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I am working on an ASP.Net MVC 3 project where I would like to encrypt all emails stored in a database for additional protection in case some hacker would ever get access to the db, and I was wondering what was the best way to achieve this.

I read a bit about custom model binders, but this is for the binding between the controller and the view. I am not sure if this is what I want, since I may need to have access to unencrypted email addresses in the code (in the Service Layer, where I have the Business Rules). So I would have preferred the encryption/decryption to occur automatically when the model is saved to/loaded from the database, and this is what I don't know how to do.

We can imagine that I have this POCO model:

public partial class Contact
    public virtual int ContactId { get; set; }
    public virtual string Name { get; set; }
    public virtual string Email { get; set; }

What I need is a way to have the Email property encrypted when it is persisted to the database and decrypted when it is loaded from the database.

One way to do it would be to have an extra UnencryptedEmail property in my Contact model that would have a getter and a setter that would decrypt and encrypt the Email property, but I find that having to add an extra property is not as clean a solution.

If, for some reason, using a custom IModelBinder is the way to go, please let me know why and tell me how to get it to be applied only on the Email property of the Contact model. Up to now, I have only seen implementations for applying transformations on all properties of a specific data type.

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3 Answers 3

Consider using the Model View approach instead of directly binding to models and displaying them in the Views.

As for encryption and decryption there are tons of approaches you can employ.

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I am already using View Models. This is not the problem. I would like the email addresses to be unencrypted when dealing with my models in my business/service layer. Encryption/Decryption is not a problem either. I already have everything I need for this. Sorry, if this was not clear in my post. – Jean-François Beauchamp Feb 7 '12 at 17:29

I don't think the model binder is the right way to go. The encryption of an email sounds like a business requirement and as such I would place it in the business layer.

When storing the email, your business layer would get the plain email address as input from the application layer, encrypt it and pass the encrypted value to the repository.

When retrieving the email, your business layer would receive the email in an encrypted state from the repository, decrypt it and pass it back to the application layer.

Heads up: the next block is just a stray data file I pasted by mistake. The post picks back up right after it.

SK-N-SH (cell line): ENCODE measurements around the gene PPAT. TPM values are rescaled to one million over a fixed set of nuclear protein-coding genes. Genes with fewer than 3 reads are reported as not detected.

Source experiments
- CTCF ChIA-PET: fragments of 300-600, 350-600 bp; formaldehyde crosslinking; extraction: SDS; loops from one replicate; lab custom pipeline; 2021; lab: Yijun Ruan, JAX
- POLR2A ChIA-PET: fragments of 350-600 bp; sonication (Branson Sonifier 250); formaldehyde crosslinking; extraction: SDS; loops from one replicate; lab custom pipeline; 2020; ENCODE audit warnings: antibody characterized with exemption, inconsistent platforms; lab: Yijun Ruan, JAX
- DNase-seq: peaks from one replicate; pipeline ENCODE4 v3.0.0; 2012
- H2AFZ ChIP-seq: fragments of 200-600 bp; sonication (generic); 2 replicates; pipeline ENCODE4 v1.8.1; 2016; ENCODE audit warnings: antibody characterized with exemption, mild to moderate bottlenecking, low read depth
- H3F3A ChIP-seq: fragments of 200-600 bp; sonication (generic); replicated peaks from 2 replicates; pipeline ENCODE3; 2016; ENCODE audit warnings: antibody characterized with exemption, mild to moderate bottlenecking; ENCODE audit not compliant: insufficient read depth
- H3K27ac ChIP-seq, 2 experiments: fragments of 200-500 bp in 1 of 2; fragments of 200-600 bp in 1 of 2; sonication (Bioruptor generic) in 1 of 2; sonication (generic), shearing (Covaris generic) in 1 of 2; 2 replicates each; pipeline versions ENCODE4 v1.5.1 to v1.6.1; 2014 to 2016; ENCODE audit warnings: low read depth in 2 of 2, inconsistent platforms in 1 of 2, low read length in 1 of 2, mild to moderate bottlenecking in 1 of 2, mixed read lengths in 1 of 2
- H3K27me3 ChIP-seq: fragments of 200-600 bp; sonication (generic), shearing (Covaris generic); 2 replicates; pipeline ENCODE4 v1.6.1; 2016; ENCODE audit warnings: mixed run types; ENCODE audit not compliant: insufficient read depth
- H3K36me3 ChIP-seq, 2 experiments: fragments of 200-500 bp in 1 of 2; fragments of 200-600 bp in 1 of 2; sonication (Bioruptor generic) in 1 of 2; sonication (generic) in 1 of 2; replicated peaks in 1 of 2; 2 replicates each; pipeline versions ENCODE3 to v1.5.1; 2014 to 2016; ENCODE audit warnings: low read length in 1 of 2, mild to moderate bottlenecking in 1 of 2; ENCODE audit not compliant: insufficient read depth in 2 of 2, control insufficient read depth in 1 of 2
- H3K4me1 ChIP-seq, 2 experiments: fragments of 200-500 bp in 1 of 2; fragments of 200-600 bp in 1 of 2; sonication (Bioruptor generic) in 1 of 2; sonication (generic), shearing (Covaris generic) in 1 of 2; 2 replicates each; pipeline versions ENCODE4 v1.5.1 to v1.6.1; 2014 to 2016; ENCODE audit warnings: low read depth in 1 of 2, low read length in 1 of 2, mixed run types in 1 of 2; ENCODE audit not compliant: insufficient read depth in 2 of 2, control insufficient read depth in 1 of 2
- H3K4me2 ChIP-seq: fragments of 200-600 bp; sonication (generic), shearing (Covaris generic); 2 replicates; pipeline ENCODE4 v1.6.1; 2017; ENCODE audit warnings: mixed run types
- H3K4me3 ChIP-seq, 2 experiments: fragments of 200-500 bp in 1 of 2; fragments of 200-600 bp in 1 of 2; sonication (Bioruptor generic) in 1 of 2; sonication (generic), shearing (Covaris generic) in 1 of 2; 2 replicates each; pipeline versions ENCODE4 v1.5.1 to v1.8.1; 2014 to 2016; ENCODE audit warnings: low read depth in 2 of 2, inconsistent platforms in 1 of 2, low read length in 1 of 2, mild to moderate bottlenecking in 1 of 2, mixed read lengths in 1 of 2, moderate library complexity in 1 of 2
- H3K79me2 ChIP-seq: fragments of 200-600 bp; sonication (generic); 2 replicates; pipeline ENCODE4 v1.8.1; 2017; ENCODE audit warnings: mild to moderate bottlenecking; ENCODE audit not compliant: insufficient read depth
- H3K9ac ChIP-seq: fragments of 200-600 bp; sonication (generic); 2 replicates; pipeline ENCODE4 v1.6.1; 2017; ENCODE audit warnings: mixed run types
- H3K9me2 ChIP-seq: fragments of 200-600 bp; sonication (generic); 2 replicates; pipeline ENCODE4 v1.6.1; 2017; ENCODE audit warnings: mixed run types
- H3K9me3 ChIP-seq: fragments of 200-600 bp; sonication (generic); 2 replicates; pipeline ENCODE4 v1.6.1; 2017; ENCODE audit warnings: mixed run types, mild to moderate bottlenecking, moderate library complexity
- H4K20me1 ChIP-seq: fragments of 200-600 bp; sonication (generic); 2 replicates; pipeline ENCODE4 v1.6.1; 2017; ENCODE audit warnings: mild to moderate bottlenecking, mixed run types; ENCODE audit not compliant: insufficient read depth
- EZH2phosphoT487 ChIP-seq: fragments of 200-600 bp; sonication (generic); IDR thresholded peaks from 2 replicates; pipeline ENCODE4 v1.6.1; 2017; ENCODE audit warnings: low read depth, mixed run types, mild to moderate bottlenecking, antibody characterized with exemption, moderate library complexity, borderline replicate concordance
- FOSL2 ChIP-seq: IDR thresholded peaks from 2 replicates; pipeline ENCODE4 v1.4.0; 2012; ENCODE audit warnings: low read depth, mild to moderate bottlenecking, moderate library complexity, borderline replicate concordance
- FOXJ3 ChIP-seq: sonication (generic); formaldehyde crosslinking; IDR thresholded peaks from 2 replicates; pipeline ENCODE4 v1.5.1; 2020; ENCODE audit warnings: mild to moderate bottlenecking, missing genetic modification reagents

Unless you require it, the application layer would not need to know about the encrypted version of the email as it only deals with the plain version of it. On the other end the repository would not need to know about the decrypted version of the email as it only needs to deal with the encrypted version of it. To that end the business layer does sound like the best place to handle this.

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I would prefer this to happen automatically though, without having to worry about passing the email through a function to encrypt/decrypt it. It would be to easy to forget. I also think that a model binder (doing the binding between the controllers and the views) is not the way to go. I don't know how this binder is called, but I would prefer this to happen in the binder transferring data between the database and my POCO entities. – Jean-François Beauchamp Feb 7 '12 at 17:27
I don't think writing code to try and compensate for a developers possible forgetfulness is a good reason. You can use integration tests to verify business logic is applied. You can have a test which will ensure emails are encrypted when written to the database within your Contact integration tests. Those tests will start failing as soon as the email is not encrypted any more. If developers start to forget to implement business logic and no procedure is in place to catch this (code reviews, automated testing, manual testing, etc.) I think you might have a other things to worry about. – François Wahl Feb 8 '12 at 0:19

I can see what you are looking for, instead of answering and explaining the whole stuff, I can point you to a related material which is not exactly what your requirement is but you can take a cue from it.

In the above code first membership provider code, the passwords are hashed and stored in database and for comparison the hashing is removed and then they are compared.

I understand it will be time consuming but its worth to take a look at.

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